Those of you that have been following this blog, and its predecessor ikissnoise for a while, will know that I have been a big fan of LinkedIn as a social network for business people. They do seem to be lagging behind the rest of the social networking crowd in terms of features. A recent announcement that they will be releasing an API within the next 9 months has been met with some criticism that it is too little too late.

So what other strategies are open to someone who has seemingly missed the API bus? Jeremiah Owyang recently posted some interesting thoughts on his blog.

One key feature I see that LinkedIn from benefiting is to become the online source of the resume, not just the networks that are connected to the jobs. Help users to answer; “what skills have I learned, who else has them, where can I find others with these skills”. There’s an opportunity to expand the tool as the online resume.

If LinkedIn is to become the premiere social networking tool for businesses (as stated in this article) then they need to consider joining all the communities that existing in the context of business. If I were working at LinkedIn, I would be pushing an API to Facebook quickly and also universal login that web managers could integrate into their site. This identity systems could feed into recruiting systems, monster.com and even the ‘career’ pages on corporate websites –let me fill out my core information (or different versions of it) once and submit to many. It’s an API really, and would actually be a competitor to some identity management systems, almost like OpenID.

I believe that if LinkedIn doesn’t open an API sooner than 9 months, they may be falling back further than they think. Although the hResume move was interesting strategically as hResume has not been widely adopted yet.

Yesterday eBay made a series of announcements regarding new APIs and developer tools, calling for the company to rebuild the technical guts of its eBay.com site as a series of modular services, rather than a single, unified application. Today, David Berlind chipped in with an interesting analysis of web based APIs from Google, Amazon, Yahoo, Microsoft, AOL and eBay becoming the new platform providers in the way that in the desktop era it was the operating systems of Windows, Mac and Unix that provided the primary platforms for applications.

In a sense what he is saying is that if we compare the API providers to Windows, or Mac, then the next step in application development is the user interfaces that are being built on top of those APIs. Microsoftware.

the Holy Grail for companies like Salesforce, eBay, Amazon, Yahoo, Google, et alia: to be in the infrastructure business but to let developers be the ones that drive adoption through innovation. Sure, if you’re one of those or other API providers, it helps to provide prototypes or something that’s minimally functional to get new users started. But when I look at where Google is going with Google Apps (of which Google Docs and Google Spreadsheets are only a part), my sense is that there are innovators out there that will come along and build user interfaces on top of Google’s APIs that are far more compelling than Google’s native interfaces.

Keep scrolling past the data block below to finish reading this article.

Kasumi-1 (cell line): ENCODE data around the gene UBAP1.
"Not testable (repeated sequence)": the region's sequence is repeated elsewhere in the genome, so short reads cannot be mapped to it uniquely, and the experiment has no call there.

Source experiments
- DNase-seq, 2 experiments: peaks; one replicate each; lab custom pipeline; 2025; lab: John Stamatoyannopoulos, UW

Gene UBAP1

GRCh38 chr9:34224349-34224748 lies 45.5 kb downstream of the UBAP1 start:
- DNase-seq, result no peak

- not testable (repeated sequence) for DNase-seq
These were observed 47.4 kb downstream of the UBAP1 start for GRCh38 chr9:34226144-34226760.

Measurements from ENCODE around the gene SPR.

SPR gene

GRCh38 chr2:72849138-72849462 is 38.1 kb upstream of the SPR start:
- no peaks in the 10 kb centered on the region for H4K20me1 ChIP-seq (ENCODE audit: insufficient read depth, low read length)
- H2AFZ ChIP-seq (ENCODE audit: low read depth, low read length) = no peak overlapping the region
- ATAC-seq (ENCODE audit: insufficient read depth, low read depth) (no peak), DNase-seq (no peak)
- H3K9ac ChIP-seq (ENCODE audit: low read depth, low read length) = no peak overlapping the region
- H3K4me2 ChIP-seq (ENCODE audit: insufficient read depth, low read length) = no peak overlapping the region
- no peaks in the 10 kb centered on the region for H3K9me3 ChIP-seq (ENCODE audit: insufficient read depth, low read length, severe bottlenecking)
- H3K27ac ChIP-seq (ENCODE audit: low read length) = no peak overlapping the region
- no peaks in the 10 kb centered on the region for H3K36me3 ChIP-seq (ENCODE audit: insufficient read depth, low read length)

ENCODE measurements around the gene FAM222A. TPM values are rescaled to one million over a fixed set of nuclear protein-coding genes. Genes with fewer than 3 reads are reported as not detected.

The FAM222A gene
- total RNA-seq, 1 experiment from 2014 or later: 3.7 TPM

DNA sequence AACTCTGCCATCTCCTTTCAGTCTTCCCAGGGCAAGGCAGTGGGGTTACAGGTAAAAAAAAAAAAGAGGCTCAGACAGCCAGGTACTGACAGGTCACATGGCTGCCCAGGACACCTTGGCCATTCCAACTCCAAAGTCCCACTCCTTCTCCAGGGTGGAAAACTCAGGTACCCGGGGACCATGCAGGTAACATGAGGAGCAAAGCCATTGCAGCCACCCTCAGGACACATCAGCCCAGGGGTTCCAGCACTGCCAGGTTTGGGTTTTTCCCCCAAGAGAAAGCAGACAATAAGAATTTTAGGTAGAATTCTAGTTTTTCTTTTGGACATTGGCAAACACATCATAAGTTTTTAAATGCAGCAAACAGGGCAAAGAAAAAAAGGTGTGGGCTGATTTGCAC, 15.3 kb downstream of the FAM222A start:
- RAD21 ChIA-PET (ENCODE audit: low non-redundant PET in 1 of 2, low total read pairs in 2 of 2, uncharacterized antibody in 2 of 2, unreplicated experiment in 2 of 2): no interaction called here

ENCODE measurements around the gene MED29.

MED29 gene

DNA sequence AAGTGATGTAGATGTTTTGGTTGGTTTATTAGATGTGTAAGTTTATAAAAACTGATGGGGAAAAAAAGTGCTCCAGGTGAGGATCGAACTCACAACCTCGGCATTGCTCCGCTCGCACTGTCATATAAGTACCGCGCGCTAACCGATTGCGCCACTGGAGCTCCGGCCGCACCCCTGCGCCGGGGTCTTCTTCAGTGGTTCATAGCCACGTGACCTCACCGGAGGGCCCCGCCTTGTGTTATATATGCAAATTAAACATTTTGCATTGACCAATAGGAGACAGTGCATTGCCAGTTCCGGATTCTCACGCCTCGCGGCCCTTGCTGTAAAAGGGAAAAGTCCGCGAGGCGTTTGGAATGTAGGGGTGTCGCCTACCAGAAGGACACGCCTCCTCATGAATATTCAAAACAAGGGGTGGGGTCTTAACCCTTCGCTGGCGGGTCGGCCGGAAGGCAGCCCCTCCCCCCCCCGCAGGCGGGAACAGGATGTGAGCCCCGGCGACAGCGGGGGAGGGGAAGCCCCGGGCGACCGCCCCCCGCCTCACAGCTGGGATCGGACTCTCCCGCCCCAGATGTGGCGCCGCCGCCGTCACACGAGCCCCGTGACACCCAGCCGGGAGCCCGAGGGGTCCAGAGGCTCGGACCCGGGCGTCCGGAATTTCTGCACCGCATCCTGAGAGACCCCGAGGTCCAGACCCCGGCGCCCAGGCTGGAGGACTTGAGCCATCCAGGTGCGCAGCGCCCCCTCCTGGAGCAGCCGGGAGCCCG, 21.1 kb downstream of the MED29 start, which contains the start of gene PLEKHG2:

So where does that leave the nonprofit looking to leverage current trends and forthcoming trends? For a second stop thinking of the organisation as single unfied organisation based on a single platform. Start thinking of it as a technological enabler for a cause. The tools to enable that cause are developed and then the constituents are given these tools to develop their own version of the tools on top of them. In the way that Excel allows you to develop your own spreadsheets, rather than in the way that eBay releases a new API. If your constituents are savvy enough, you can always give them an API as well.

btw if you read through to the end of David Berlind’s article one can not help but think that he is arguing that the business to be in is the business of creating a better UI. I think Joel may agree.

Importability

October 12, 2006

Importability could have been the seventh law of the new software. The ability to import data from your competitors systems easily, in other, if you’re going to encourage users to move from a competitors system to yours, there must be an easy way for them to port their data across easily.

WordPress supports the following formats:

  • Old Blogger – Import posts, comments, and users from an Old Blogger blog
  • Blogware – Import posts from Blogware
  • DotClear – Import categories, users, posts, comments, and links from a DotClear blog
  • GreyMatter – Import users, posts, and comments from a Greymatter blog
  • LiveJournal – Import posts from a LiveJournal XML export file
  • Movable Type and TypePad – Import posts and comments from a Movable Type or Typepad blog
  • Textpattern – Import categories, users, posts, comments, and links from a Textpattern blog
  • RSS – Import posts from an RSS feed

RSS is the most interesting one here because there are a lot of applications out there that output rss, it would be the prefect medium to e.g. pull out a whole lot of HR data and once you have reconfigured a wordpress front-end you can easily have an easy HR front-end.